As Eric Garner choked to death on a street in New York, his friend Ramsey Orta took out his camera phone. Now in jail on drug charges, Orta's simple act of documentary sparked global protests. Ciaran Thapar reports.
On 17 July 2014, Eric Garner was choked to death by a New York Police Officer.
Footage of the event, shot on the camera phone of Ramsey Orta, Garner’s friend, was shared online millions of times within a handful of hours, and Garner’s death energised a nationwide debate about police brutality and institutional racism that continues today.
In the days following the video’s circulation, Deputy Photo Editor of TIME magazine Paul Moakley managed to track down Orta, 22, who still held the last moments of his friend, an unarmed father of six, in his hand.
“Since I started at TIME, it’s been ingrained in me to get the full story behind any picture,” Moakley says. “I realised no one had talked in depth to Ramsey, so I thought it would be useful to let him tell the story.”
Moakley, who lives a few blocks away from where the tragedy took place on Staten Island, encouraged Orta to recall the event, editing his words over sections of the Garner footage and two other videos of aggressive police behaviour Orta had witnessed and saved. “I see his eyes roll back, and he was foaming from the mouth, and I knew he was gone from there,” Orta says.
Just shy of four minutes in length, the video recently earned Moakley first prize in the Short Feature category at the World Press Photo Multimedia awards.
“It’s interesting, because a lot of people still haven’t seen the original footage,” Moakley tells BJP. “My main aim was to get more people to watch and really understand what happened. The video is such a rare document; it’s like nothing I’ve ever seen before.”
Orta’s steady hand on the camera whilst he filmed the deadly confrontation with Garner shares parallels to that of John F. Kennedy’s assassination back in 1963. “It’s the same instinct of recognizing something important and capturing it,” Moakley says.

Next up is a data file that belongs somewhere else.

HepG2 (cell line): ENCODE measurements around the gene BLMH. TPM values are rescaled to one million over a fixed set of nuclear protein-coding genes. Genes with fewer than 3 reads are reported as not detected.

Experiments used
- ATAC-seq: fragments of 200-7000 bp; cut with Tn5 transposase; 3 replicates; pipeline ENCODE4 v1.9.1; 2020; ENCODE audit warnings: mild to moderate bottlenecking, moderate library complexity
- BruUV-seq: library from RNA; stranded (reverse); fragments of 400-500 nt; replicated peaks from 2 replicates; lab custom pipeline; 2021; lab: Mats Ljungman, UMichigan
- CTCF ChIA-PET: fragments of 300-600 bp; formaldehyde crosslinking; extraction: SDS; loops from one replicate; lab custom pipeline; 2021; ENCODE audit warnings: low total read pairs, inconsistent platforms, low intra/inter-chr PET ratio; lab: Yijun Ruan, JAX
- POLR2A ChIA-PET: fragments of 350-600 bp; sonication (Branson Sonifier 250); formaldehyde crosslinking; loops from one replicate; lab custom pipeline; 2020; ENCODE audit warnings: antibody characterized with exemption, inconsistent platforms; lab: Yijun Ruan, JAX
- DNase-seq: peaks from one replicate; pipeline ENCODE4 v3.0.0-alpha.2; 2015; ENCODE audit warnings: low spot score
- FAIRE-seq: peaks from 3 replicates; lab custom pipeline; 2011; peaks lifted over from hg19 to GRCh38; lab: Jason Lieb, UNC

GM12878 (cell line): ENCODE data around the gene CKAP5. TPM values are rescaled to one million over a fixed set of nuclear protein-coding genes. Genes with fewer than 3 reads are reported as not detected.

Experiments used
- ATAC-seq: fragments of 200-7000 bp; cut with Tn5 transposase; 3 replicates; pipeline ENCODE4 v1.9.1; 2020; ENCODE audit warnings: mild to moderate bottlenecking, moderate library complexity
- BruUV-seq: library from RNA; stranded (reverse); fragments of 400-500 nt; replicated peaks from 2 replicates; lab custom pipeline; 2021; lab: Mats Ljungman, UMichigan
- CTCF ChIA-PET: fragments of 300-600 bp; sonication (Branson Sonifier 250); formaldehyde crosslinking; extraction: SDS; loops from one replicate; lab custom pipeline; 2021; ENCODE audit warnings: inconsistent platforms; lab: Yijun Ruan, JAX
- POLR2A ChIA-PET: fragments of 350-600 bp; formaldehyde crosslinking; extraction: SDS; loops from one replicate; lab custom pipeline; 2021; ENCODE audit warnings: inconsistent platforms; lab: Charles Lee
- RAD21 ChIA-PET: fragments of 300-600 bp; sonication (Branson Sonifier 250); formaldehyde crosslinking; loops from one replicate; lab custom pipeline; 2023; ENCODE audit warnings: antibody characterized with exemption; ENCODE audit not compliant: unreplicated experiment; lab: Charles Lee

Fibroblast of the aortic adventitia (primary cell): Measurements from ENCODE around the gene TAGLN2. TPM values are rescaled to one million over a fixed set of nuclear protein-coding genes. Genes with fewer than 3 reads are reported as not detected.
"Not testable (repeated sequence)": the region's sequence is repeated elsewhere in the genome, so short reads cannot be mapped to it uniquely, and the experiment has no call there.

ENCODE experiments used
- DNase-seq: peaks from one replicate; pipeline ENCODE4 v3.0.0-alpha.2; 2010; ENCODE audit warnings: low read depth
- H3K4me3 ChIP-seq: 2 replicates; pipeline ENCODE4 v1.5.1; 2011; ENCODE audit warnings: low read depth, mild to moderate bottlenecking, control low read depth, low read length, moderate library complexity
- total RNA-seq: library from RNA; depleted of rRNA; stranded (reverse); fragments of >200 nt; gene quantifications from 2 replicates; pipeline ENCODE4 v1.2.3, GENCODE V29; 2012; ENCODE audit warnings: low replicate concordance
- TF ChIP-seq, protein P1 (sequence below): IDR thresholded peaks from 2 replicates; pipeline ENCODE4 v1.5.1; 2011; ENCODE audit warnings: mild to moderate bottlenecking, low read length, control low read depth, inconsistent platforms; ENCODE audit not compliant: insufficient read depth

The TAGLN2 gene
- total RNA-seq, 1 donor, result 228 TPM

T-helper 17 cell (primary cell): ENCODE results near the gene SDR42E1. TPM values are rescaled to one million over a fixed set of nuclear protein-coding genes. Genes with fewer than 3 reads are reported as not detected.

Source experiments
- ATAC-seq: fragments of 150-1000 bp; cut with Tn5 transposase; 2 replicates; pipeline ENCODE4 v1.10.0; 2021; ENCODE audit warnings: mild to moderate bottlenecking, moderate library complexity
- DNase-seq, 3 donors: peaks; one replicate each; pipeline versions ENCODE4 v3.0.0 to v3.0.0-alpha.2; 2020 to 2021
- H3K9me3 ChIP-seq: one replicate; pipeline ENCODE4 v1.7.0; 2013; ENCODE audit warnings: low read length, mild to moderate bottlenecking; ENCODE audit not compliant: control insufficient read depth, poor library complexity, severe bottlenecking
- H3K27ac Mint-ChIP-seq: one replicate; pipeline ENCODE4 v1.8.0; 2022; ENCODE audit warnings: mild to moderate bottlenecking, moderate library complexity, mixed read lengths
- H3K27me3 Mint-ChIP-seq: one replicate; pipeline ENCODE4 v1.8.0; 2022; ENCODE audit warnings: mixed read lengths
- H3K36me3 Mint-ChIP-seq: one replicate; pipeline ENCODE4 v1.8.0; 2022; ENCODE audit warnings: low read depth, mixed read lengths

Of course, the speed at which images can be disseminated has changed drastically since then. “It was years before the public saw the original video of Kennedy being killed,” he says. “Now, there is a shocking freshness when you see the footage of such an incident right after it’s happened, whether it’s the public execution of a soldier in London, or the videos ISIS have been releasing.”
Part of the power of these directly sourced videos is held in the airtight nature of what they show; the unambiguous scope for viewer interpretation. “These sort of documents need presenting in a clear, no-frills way so people have space to process them away from news outlets that can be more sensational,” Moakley says.
“It was such a volatile moment between the police and public. The knee-jerk reaction was to go around blaming all police officers. I didn’t want to do that or create more outrage. I hope something changes out of what happened to Eric Garner.”
In December, over four months after the incident, a grand jury decided not to indict Daniel Pantaleo, the officer responsible for using the chokehold on Garner, which is banned by the NYPD. Garner’s last words have also become repurposed: “We can’t breathe” is now a rallying cry for protesters demanding to know how and why such a decision was reached.
“The distinct thing about the Eric Garner case is that he barely resists – you can see, he doesn’t even throw a punch. He’s just frustrated at being harassed,” Moakley says. “I’ve since talked to a lot of local people and character witnesses and everyone was very consistent in what they said about him. He was a very friendly local figure.”
Ramsey Orta is now in jail, facing drug and firearm charges relating to an arrest made last August according to the Staten Island Advance, in an area near where Garner died known for its drug-related activity. He is not likely to be given a hearing for months.
In an interview with The Advance, Orta claims the charges against him are a retaliatory measure for his involvement in the Garner case. “When they searched me, they didn’t find nothing on me,” Orta said. “And the same cop that searched me, he told me clearly himself, that karma’s a bitch, what goes around comes around.”
“There is really something to be said about putting a camera in a police officer’s face,” Moakley says. “It’s a form of defence. You aren’t just recording them, you’re trying to get them to stop and think. Ramsey was doing just that whilst documenting what goes on in his neighborhood. Really, all credit should go to him.”